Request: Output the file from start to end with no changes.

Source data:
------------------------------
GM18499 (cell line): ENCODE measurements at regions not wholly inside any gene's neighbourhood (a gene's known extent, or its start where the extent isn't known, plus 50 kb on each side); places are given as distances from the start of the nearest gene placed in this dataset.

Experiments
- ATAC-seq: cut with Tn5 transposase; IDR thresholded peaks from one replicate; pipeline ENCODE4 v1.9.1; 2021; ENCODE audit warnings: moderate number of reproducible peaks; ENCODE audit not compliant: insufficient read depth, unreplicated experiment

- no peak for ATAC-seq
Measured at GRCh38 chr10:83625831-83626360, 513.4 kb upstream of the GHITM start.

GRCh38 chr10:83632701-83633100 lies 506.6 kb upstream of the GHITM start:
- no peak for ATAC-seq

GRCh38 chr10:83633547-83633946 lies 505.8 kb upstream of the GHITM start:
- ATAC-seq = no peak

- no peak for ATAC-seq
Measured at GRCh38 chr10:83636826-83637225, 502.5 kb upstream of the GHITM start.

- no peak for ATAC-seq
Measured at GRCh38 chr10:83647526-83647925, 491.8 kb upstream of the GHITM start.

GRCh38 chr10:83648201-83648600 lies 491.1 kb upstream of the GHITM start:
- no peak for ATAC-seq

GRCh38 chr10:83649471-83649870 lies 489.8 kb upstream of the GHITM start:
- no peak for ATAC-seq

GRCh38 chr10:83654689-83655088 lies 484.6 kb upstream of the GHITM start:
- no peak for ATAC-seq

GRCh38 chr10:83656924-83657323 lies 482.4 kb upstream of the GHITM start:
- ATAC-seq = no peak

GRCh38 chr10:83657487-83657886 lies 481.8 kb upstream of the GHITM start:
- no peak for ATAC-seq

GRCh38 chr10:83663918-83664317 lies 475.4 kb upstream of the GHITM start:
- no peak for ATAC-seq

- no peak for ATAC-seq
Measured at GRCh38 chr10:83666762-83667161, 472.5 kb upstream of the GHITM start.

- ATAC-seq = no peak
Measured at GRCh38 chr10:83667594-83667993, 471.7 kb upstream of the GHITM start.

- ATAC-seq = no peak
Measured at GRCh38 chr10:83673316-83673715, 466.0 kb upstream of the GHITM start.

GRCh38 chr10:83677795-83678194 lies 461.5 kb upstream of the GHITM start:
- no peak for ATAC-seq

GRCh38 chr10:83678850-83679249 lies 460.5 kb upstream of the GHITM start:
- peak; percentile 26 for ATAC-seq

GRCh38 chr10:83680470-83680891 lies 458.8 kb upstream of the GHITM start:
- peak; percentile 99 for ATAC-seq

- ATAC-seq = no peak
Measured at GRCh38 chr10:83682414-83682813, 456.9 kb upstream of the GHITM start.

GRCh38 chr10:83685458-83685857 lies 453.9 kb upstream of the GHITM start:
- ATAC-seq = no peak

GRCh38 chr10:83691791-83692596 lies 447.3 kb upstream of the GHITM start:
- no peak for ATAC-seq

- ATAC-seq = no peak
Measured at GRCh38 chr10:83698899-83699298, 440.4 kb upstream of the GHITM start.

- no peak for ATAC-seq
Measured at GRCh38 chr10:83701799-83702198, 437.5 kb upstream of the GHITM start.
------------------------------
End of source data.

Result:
GM18499 (cell line): ENCODE measurements at regions not wholly inside any gene's neighbourhood (a gene's known extent, or its start where the extent isn't known, plus 50 kb on each side); places are given as distances from the start of the nearest gene placed in this dataset.

Experiments
- ATAC-seq: cut with Tn5 transposase; IDR thresholded peaks from one replicate; pipeline ENCODE4 v1.9.1; 2021; ENCODE audit warnings: moderate number of reproducible peaks; ENCODE audit not compliant: insufficient read depth, unreplicated experiment

- no peak for ATAC-seq
Measured at GRCh38 chr10:83625831-83626360, 513.4 kb upstream of the GHITM start.

GRCh38 chr10:83632701-83633100 lies 506.6 kb upstream of the GHITM start:
- no peak for ATAC-seq

GRCh38 chr10:83633547-83633946 lies 505.8 kb upstream of the GHITM start:
- ATAC-seq = no peak

- no peak for ATAC-seq
Measured at GRCh38 chr10:83636826-83637225, 502.5 kb upstream of the GHITM start.

- no peak for ATAC-seq
Measured at GRCh38 chr10:83647526-83647925, 491.8 kb upstream of the GHITM start.

GRCh38 chr10:83648201-83648600 lies 491.1 kb upstream of the GHITM start:
- no peak for ATAC-seq

GRCh38 chr10:83649471-83649870 lies 489.8 kb upstream of the GHITM start:
- no peak for ATAC-seq

GRCh38 chr10:83654689-83655088 lies 484.6 kb upstream of the GHITM start:
- no peak for ATAC-seq

GRCh38 chr10:83656924-83657323 lies 482.4 kb upstream of the GHITM start:
- ATAC-seq = no peak

GRCh38 chr10:83657487-83657886 lies 481.8 kb upstream of the GHITM start:
- no peak for ATAC-seq

GRCh38 chr10:83663918-83664317 lies 475.4 kb upstream of the GHITM start:
- no peak for ATAC-seq

- no peak for ATAC-seq
Measured at GRCh38 chr10:83666762-83667161, 472.5 kb upstream of the GHITM start.

- ATAC-seq = no peak
Measured at GRCh38 chr10:83667594-83667993, 471.7 kb upstream of the GHITM start.

- ATAC-seq = no peak
Measured at GRCh38 chr10:83673316-83673715, 466.0 kb upstream of the GHITM start.

GRCh38 chr10:83677795-83678194 lies 461.5 kb upstream of the GHITM start:
- no peak for ATAC-seq

GRCh38 chr10:83678850-83679249 lies 460.5 kb upstream of the GHITM start:
- peak; percentile 26 for ATAC-seq

GRCh38 chr10:83680470-83680891 lies 458.8 kb upstream of the GHITM start:
- peak; percentile 99 for ATAC-seq

- ATAC-seq = no peak
Measured at GRCh38 chr10:83682414-83682813, 456.9 kb upstream of the GHITM start.

GRCh38 chr10:83685458-83685857 lies 453.9 kb upstream of the GHITM start:
- ATAC-seq = no peak

GRCh38 chr10:83691791-83692596 lies 447.3 kb upstream of the GHITM start:
- no peak for ATAC-seq

- ATAC-seq = no peak
Measured at GRCh38 chr10:83698899-83699298, 440.4 kb upstream of the GHITM start.

- no peak for ATAC-seq
Measured at GRCh38 chr10:83701799-83702198, 437.5 kb upstream of the GHITM start.